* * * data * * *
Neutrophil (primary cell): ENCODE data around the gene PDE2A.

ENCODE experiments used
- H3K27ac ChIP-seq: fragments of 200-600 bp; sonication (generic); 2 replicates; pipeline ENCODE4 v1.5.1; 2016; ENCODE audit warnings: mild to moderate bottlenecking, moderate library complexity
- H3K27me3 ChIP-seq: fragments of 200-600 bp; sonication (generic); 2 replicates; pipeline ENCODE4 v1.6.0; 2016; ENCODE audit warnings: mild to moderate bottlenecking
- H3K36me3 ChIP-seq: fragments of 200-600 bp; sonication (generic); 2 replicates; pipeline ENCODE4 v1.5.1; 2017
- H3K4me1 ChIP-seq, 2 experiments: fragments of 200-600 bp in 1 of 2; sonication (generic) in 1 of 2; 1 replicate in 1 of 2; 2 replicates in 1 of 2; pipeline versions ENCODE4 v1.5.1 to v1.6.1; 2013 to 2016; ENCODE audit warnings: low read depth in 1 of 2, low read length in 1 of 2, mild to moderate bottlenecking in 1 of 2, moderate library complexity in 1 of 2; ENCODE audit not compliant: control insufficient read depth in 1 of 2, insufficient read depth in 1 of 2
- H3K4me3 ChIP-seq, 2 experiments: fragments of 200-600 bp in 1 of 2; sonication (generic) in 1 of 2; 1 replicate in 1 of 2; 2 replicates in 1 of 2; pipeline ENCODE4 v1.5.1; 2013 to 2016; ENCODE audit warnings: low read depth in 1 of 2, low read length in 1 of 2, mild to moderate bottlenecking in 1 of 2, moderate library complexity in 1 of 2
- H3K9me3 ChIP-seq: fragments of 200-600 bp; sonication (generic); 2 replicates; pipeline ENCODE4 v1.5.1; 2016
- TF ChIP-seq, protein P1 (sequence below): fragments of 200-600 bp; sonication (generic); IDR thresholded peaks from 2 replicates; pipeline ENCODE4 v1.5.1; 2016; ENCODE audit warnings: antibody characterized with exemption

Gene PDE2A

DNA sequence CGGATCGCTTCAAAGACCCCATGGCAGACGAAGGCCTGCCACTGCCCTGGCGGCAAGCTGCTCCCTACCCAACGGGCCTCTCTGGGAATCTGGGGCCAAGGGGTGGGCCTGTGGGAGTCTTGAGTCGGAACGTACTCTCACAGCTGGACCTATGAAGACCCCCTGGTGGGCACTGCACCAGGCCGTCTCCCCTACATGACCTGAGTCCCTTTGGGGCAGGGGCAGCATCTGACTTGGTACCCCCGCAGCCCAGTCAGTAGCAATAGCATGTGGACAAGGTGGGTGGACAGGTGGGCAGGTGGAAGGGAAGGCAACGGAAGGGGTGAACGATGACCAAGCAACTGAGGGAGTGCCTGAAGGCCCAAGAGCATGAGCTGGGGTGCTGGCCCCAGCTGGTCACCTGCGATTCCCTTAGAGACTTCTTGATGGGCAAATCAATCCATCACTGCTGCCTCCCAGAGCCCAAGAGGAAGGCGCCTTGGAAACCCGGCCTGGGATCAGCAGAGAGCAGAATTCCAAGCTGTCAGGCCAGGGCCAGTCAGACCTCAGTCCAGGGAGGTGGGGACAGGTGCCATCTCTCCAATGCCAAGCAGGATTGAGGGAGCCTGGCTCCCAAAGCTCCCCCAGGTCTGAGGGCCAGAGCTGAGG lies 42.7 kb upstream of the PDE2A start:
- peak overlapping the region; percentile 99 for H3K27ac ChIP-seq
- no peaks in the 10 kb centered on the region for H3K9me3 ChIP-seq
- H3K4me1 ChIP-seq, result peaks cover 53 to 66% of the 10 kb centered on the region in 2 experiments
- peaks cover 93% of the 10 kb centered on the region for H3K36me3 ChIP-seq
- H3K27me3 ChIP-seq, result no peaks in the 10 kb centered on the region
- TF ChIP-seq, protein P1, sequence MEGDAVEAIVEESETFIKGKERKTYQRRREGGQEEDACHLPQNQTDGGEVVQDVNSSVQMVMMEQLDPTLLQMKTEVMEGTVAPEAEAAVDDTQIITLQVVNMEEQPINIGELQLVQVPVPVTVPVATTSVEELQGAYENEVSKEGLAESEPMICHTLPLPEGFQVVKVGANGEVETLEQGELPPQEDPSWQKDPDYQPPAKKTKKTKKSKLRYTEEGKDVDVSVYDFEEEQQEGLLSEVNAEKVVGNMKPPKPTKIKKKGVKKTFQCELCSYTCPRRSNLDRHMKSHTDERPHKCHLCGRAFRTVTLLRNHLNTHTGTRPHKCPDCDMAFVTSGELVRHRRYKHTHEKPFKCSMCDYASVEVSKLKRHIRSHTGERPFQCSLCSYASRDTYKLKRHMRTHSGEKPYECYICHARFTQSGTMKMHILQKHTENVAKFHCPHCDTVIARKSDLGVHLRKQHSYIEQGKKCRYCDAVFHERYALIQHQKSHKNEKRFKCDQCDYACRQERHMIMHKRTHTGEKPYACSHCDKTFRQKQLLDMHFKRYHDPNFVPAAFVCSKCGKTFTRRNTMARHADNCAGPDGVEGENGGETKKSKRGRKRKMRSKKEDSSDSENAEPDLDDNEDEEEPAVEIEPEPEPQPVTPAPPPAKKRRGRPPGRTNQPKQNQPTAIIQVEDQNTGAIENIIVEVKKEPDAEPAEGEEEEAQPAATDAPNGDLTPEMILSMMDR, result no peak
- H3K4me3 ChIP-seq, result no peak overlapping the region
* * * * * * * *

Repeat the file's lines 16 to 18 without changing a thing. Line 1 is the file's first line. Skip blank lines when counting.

- H3K27me3 ChIP-seq, result no peaks in the 10 kb centered on the region
- TF ChIP-seq, protein P1, sequence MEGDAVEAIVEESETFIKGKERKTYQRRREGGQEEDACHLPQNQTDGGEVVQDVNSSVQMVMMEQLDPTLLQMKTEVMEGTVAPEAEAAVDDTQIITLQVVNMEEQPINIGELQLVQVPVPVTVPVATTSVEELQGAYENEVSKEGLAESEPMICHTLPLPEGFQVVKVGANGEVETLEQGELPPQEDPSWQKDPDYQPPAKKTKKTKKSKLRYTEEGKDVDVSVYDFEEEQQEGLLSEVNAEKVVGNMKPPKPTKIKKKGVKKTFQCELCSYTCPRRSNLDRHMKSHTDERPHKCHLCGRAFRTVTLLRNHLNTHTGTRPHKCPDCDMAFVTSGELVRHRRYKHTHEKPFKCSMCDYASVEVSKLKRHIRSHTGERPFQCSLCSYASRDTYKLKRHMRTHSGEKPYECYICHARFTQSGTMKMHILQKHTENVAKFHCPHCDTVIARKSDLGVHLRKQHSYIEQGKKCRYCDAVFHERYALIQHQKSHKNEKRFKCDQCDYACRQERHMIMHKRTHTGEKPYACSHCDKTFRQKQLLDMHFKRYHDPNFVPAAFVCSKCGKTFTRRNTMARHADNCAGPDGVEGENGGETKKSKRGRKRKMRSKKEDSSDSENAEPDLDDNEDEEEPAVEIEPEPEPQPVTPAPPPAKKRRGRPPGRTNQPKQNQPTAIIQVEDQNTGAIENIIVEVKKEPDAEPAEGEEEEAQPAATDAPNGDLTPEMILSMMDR, result no peak
- H3K4me3 ChIP-seq, result no peak overlapping the region